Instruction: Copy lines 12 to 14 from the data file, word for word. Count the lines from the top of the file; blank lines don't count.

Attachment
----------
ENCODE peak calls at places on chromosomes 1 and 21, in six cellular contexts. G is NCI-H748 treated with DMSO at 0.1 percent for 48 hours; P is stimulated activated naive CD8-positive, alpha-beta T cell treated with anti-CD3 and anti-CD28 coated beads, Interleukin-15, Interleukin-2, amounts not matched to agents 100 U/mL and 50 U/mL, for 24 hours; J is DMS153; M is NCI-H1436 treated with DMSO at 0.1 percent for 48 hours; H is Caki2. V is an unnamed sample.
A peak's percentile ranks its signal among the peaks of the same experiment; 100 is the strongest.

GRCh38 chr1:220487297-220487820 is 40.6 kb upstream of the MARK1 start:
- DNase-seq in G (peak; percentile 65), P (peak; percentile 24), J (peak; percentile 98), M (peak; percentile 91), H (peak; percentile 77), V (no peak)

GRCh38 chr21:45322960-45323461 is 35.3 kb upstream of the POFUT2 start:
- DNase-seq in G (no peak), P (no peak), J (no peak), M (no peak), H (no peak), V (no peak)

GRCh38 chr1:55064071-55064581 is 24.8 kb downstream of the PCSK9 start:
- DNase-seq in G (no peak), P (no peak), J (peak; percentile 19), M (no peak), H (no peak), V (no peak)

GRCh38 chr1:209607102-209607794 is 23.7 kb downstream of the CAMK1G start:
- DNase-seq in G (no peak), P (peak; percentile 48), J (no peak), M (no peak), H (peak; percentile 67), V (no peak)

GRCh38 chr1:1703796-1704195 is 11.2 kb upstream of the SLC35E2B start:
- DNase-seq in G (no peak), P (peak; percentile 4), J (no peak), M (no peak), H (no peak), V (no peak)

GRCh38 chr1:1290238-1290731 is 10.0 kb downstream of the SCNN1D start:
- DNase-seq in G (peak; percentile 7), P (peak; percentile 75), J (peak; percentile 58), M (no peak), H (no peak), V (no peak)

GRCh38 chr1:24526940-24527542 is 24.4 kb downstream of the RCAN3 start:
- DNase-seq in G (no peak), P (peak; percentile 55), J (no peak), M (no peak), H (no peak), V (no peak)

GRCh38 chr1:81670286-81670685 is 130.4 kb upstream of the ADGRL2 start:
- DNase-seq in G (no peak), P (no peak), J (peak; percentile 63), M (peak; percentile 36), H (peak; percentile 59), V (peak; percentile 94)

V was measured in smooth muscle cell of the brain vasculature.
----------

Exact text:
- DNase-seq in G (no peak), P (peak; percentile 4), J (no peak), M (no peak), H (no peak), V (no peak)

GRCh38 chr1:1290238-1290731 is 10.0 kb downstream of the SCNN1D start:
- DNase-seq in G (peak; percentile 7), P (peak; percentile 75), J (peak; percentile 58), M (no peak), H (no peak), V (no peak)